When the boys were like 9 months old, one of my best friends told me that her son (just two days younger than Grey and Micah) had said his first word: "Amen!"
Um. Obviously their family was a little more righteous than us. Right?
For the last two years I have been trying to convince my kids to say "amen" at the end of prayers.
Nothing. They would not say it. Sometimes after I harassed them about it for like 15 minutes, they'd mumble, 'men, with a very clear "Leave me alone now" vibe.
For the first time in his life, Grey has started volunteering to "say prayers" at bedtime this week. It's pretty much the cutest thing ever.
I whisper things like, "Thank you for today. Thank you for our family." And Grey repeats (in shouts), "THANK YOU, DAY. THANK YOU, FAMILY."
If I seem to be dragging on, he shouts "Amen!" and the prayer is over.
It is so sweet, it gives me little butterflies in my stomach.
Micah has refused until yesterday to partake in actual praying. But yesterday as I started the prayer before dinner with "Heavenly Father," two little boys repeated "FATHER," and then looked at me expectantly.
Trying to refrain from laughing, I continued with my prayer, with two slightly out of sync voices echoing mine. Their end of the prayer sounded a bit like this:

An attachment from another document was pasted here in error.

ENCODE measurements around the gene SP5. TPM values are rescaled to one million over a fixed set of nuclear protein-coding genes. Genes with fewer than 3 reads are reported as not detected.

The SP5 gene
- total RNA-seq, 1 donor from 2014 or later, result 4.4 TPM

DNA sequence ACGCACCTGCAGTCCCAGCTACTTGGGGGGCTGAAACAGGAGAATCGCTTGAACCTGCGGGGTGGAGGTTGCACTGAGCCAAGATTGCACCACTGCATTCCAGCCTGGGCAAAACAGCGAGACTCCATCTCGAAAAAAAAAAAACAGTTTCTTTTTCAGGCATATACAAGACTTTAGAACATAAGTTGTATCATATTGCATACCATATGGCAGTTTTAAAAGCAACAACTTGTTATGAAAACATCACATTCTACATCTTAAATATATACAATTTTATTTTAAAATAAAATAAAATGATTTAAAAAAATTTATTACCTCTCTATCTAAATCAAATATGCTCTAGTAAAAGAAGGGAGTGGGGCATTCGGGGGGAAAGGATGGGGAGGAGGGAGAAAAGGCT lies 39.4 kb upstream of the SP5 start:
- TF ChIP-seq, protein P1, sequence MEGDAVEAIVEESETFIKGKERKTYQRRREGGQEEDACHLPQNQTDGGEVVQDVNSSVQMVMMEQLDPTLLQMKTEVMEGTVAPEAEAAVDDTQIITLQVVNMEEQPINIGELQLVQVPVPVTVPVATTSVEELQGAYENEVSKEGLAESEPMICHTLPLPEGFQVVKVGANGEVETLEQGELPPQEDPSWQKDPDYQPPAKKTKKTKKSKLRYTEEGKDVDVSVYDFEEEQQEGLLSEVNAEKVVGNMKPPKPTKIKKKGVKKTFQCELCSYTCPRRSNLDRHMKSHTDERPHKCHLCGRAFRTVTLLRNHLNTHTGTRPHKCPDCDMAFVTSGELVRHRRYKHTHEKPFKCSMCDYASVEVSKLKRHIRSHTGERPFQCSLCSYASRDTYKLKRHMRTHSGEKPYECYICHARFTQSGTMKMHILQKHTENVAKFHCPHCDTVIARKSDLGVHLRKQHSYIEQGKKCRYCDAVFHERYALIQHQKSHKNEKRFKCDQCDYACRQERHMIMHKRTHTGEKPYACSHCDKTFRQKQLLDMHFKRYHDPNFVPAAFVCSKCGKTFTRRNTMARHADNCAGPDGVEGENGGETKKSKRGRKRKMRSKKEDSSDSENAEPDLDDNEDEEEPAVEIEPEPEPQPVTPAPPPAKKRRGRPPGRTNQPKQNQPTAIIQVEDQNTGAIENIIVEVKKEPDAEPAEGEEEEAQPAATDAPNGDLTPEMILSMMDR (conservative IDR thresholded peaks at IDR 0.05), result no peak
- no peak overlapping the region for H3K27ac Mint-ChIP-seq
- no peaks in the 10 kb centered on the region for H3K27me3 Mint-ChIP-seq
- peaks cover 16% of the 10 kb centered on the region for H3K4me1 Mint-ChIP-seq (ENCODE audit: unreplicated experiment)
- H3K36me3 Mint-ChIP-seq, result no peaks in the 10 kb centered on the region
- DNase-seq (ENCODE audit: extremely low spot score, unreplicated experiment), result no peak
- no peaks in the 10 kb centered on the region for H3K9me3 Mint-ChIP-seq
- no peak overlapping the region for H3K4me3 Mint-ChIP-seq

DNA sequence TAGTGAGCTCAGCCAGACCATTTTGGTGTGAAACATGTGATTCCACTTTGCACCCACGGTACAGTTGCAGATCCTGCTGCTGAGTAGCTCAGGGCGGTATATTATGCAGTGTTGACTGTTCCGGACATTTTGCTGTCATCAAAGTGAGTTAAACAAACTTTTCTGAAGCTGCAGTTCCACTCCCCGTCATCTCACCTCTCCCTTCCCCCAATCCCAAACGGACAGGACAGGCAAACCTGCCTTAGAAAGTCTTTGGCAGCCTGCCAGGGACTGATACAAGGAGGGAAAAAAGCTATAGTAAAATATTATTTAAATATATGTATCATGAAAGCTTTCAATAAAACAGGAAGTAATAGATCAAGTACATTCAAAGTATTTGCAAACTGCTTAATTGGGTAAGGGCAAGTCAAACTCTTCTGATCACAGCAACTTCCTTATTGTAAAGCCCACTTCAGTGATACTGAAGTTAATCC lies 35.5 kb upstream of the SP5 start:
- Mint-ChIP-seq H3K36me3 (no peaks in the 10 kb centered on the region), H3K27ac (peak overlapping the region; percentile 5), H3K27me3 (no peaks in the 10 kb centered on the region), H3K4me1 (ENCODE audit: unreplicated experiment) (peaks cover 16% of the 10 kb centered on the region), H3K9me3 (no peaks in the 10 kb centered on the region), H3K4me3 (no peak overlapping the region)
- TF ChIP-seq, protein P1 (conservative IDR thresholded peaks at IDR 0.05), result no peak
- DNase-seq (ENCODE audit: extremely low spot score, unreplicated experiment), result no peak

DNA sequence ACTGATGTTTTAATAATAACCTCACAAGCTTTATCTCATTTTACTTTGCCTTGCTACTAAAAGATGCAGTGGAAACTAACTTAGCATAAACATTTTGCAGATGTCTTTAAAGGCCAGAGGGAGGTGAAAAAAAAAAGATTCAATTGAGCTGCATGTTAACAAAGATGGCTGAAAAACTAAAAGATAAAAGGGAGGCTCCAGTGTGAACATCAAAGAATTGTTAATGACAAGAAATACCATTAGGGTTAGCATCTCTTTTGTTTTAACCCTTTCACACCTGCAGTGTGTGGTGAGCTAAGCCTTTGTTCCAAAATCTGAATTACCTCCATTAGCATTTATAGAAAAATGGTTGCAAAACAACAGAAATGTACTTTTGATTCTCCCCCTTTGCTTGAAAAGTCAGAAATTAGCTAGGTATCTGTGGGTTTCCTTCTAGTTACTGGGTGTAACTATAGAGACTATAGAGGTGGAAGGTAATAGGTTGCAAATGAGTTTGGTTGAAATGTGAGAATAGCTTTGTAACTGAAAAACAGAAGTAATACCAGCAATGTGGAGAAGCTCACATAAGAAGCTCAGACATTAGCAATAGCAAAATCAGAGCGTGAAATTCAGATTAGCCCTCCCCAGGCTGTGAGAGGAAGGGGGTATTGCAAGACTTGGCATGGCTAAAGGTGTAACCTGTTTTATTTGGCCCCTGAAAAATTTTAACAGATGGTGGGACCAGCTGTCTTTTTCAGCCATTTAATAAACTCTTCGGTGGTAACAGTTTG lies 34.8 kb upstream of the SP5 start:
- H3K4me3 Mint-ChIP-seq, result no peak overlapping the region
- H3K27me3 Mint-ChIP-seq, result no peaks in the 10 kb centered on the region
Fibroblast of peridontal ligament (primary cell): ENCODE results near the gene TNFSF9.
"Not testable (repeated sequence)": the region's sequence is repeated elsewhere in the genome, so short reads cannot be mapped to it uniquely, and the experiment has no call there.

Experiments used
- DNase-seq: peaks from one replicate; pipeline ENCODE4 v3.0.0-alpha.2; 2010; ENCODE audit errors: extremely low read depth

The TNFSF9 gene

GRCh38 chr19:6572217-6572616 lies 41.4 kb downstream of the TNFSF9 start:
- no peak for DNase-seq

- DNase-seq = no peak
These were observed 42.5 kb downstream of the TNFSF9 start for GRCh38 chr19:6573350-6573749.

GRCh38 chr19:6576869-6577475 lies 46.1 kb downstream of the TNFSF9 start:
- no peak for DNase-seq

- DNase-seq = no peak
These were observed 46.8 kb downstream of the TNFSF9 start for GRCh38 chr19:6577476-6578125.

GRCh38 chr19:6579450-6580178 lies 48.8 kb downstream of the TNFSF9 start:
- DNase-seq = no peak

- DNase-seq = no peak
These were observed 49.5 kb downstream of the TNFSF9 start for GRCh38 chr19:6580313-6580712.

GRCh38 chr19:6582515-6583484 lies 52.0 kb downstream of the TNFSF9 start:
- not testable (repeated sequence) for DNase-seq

Thank you food! (Thank you food!)
Bless us happy! (Bless us happy!)
Thank you family! (Thank you family!)
Help us Day! (Help us Day!)
If you're wondering, that's not how I construct my own sentences, and by the end of the prayer I was having a total giggling fit, along with the other three adults in the room.
Sometimes it feels so hard to raise good, godly men in this world. Sometimes it feels like the walls of the chaos, the fear, and the hurt that people inflict on each other is closing in around my home. You hear about bombings, shootings, abuse, trafficking, and a thousand different ways that people decide to hurt each other, and it feels like the only safe place in the world is my home.
And not even the home is a fortress.
And then some nights, my little boys say the prayer at dinner, and we laugh about it. But man, it's sweet. And it gives me hope that not everything is hard and bad.
In fact, most things aren't hard or bad. Most things are good and most people are good.
Last night, Travis said, "I'm sorry, but the way that we live and work, and give: we probably won't ever be rich. We're never going to afford a house in that fancy neighborhood."
But I don't want to be rich.
I want to be happy and good.
I'm certainly not perfect, and I'm not the best, but if "not rich" and "happy" and "good" are my requirements in life, I've pretty much always got at least two out of three.
And if my little boys can start saying some prayers, then good and happy are a little easier to find.